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The Role of Government in Corporate Governance

Numerous corporate scandals in the past several years have fueled widespread
debate over proposals for government action. Of course, dishonesty, greed, and
cover-ups are not new societal concerns. The central challenge for government is
how to restore corporate integrity and market confidence without overreacting and
stifling the dynamism that underlies a strong economy. Already policymakers have
adopted numerous reforms. In 2002, the US Congress speedily passed the
Sarbanes-Oxley Act, imposing (among other things) new financial control and
reporting requirements on publicly traded companies in US. These responses make
clear that the governance of corporations has become a central item on the public
policy agenda.
First, the recent corporate crisis has brought into relief the challenge of who should
regulate. Currently, the government shares regulatory authority and oversight with
various nongovernmental, self-regulatory institutions. Self-regulation has been
prominent in the operation of securities markets as well as in the oversight of the
accounting and legal professions. Are these existing self-regulatory arrangements
sufficient? Should government change its oversight of self-regulatory institutions?
Or should government assume a greater and more direct role in regulating?
In addition to choosing who will regulate, recent scandals have highlighted the
challenge of deciding how to regulate. Most broadly, regulators face a choice
between principles and rules. Should regulatory standards articulate broad goals
and purposes; guiding behavior through the adherence to general principles? Or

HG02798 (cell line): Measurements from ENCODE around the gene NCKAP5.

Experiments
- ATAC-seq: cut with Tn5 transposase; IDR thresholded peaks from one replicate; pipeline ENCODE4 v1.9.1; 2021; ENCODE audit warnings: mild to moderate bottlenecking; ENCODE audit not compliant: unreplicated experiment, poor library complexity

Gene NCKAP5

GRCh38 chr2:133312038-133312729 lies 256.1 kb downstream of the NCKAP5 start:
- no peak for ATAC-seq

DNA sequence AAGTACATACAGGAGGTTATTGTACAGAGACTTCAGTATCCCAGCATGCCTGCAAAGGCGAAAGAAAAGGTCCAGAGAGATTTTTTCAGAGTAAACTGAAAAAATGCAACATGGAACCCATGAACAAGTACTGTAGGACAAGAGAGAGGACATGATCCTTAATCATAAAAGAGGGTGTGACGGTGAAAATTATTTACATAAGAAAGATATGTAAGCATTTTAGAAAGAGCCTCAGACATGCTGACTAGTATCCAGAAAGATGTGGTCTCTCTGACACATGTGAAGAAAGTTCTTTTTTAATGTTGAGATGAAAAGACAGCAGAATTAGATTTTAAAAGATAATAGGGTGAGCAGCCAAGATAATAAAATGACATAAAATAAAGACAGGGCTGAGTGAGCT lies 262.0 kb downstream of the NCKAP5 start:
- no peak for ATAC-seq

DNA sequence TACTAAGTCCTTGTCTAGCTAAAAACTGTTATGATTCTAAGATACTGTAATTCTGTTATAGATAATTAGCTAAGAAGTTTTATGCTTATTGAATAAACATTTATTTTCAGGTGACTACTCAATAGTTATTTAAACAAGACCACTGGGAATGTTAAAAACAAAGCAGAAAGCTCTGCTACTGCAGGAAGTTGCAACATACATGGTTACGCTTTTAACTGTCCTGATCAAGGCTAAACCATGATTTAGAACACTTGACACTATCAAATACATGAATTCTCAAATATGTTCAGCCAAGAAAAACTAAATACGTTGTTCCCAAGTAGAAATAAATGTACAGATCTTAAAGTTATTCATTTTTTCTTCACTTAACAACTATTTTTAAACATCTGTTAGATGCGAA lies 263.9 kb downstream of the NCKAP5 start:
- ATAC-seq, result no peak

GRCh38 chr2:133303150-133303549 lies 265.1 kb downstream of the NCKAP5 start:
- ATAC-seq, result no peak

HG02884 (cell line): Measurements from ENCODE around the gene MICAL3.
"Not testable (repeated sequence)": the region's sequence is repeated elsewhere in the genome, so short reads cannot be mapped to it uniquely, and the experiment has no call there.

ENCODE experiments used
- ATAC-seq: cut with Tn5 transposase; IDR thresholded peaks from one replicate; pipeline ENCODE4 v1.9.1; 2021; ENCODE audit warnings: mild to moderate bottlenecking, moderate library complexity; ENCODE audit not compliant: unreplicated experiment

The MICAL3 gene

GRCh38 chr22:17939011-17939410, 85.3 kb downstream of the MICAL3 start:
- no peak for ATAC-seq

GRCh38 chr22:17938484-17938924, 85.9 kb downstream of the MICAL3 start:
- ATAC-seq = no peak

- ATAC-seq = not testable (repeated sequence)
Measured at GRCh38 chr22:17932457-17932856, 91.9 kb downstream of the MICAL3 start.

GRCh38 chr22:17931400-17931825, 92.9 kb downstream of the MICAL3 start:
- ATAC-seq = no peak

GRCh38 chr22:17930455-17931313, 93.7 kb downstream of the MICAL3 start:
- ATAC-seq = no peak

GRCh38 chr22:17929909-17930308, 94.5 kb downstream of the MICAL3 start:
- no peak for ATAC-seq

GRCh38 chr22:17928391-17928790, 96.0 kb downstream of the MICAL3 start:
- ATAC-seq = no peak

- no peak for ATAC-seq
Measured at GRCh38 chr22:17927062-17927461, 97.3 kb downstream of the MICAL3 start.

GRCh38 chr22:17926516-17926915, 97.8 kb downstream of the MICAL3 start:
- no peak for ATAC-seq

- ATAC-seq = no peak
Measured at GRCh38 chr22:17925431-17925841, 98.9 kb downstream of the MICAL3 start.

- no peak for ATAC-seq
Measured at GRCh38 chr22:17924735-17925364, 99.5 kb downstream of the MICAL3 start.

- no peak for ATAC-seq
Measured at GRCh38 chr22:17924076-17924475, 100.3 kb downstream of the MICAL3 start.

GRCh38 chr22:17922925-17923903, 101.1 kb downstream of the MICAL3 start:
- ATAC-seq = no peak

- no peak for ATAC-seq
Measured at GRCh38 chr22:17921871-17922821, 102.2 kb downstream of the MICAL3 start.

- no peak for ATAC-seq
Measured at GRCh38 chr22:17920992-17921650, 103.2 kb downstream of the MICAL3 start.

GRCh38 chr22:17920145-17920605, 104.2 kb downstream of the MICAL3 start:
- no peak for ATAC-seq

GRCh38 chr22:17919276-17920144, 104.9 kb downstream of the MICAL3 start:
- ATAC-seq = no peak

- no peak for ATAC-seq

should regulations take the form of specific rules that tell companies and their
lawyers and auditors exactly what is acceptable and unacceptable? Rules have their
virtues, and they have been widely used, but they also may allow corporate actors
to find ways to comply with the letter of the law while circumventing its spirit.
Finally, regulators face the challenges of deciding how to enforce the rules or
principles they have adopted. Is more aggressive enforcement needed? Should
enforcement officials target just individual perpetrators, or should they also go after
the corporations in which they work? When should regulators pursue criminal (as
opposed to civil) sanctions?
In light of the recent series of corporate scandals, it is reasonable to ask whether
the current structure of self-regulation is adequate. However, deciding who should
regulate corporate behavior and securities transactions is not merely a choice
between either government or self-regulation. Rather, it is a question of when and
how self-regulation should be used.
The role of government is to provide an enabling environment within which the
private sector can thrive.
Some of the best practices are

Government plays both administrative and coordinative roles through its organs
at various ministerial levels.
It is responsible for the maintenance of basic security, public law and order, and
protection of property.

It has an obligation to protect the vulnerable members of society.

Government plays a participatory role on economic development through

parastatals and state owned enterprises. Government plays a facilitative role in the
economy by creating a sound infrastructure. Government provides relevant
infrastructure and basic service enablers such as electricity, water, communication,
infrastructure etc. This enables companies, individuals and government itself to
function or perform efficiently towards wealth creation and economic development
of the country. Government creates a conducive environment for business to
operate under through making regulatory and statutory frameworks. The
interpretation and enforcement of legislation is done through the courts or judiciary
and other national enforcement agencies. The regulatory environment enables the
private sector to play its direct role in increasing employment and thereby
alleviating poverty. Poverty reduction is one of the obligations of government to its
poorer constituencies. It is one of the millennium development goals that all
governments must address and legislation that helps private sector revitalize the
economy is one of the strategies of alleviating poverty. Legislation ensures fairness
and transparency in business dealings and these are some of the tenets of good
corporate governance. It is the fundamental role of government as the biggest
employer in the economy to implement corporate governance within its various
ministries, parastatals and state owned enterprises.